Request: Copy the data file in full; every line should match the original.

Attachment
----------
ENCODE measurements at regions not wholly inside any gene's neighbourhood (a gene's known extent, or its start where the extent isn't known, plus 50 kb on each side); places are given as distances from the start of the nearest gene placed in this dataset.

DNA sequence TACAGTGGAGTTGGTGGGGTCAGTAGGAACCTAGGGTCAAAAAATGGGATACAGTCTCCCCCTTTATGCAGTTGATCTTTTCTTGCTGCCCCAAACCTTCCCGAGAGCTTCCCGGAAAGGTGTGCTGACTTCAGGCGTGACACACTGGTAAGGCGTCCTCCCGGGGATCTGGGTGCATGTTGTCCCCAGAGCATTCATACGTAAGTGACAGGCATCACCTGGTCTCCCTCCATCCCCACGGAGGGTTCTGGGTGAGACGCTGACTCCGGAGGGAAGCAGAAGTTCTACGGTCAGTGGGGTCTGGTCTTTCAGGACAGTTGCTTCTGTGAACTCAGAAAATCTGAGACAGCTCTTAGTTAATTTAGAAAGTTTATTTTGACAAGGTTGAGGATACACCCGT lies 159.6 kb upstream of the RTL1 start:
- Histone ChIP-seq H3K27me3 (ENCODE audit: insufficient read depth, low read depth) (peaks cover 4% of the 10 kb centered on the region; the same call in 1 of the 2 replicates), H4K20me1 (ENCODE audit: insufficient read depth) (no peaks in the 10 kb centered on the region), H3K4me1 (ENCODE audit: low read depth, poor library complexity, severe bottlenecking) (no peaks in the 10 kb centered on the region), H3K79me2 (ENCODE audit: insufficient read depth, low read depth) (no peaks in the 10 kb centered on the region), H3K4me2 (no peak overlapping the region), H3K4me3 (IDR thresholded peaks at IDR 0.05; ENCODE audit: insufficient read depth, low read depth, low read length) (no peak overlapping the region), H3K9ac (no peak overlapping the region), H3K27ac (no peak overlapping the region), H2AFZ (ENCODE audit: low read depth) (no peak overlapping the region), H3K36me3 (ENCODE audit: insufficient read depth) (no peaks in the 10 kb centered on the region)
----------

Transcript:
ENCODE measurements at regions not wholly inside any gene's neighbourhood (a gene's known extent, or its start where the extent isn't known, plus 50 kb on each side); places are given as distances from the start of the nearest gene placed in this dataset.

DNA sequence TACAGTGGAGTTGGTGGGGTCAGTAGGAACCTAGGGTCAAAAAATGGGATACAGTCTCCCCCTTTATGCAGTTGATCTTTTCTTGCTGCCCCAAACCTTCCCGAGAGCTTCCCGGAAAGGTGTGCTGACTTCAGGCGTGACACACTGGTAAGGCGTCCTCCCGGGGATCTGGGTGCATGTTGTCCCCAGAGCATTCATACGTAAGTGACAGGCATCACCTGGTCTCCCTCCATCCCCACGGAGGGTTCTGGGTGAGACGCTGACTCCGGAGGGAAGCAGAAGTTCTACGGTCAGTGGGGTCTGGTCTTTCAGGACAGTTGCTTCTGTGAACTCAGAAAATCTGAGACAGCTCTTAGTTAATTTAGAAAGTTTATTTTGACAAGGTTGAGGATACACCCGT lies 159.6 kb upstream of the RTL1 start:
- Histone ChIP-seq H3K27me3 (ENCODE audit: insufficient read depth, low read depth) (peaks cover 4% of the 10 kb centered on the region; the same call in 1 of the 2 replicates), H4K20me1 (ENCODE audit: insufficient read depth) (no peaks in the 10 kb centered on the region), H3K4me1 (ENCODE audit: low read depth, poor library complexity, severe bottlenecking) (no peaks in the 10 kb centered on the region), H3K79me2 (ENCODE audit: insufficient read depth, low read depth) (no peaks in the 10 kb centered on the region), H3K4me2 (no peak overlapping the region), H3K4me3 (IDR thresholded peaks at IDR 0.05; ENCODE audit: insufficient read depth, low read depth, low read length) (no peak overlapping the region), H3K9ac (no peak overlapping the region), H3K27ac (no peak overlapping the region), H2AFZ (ENCODE audit: low read depth) (no peak overlapping the region), H3K36me3 (ENCODE audit: insufficient read depth) (no peaks in the 10 kb centered on the region)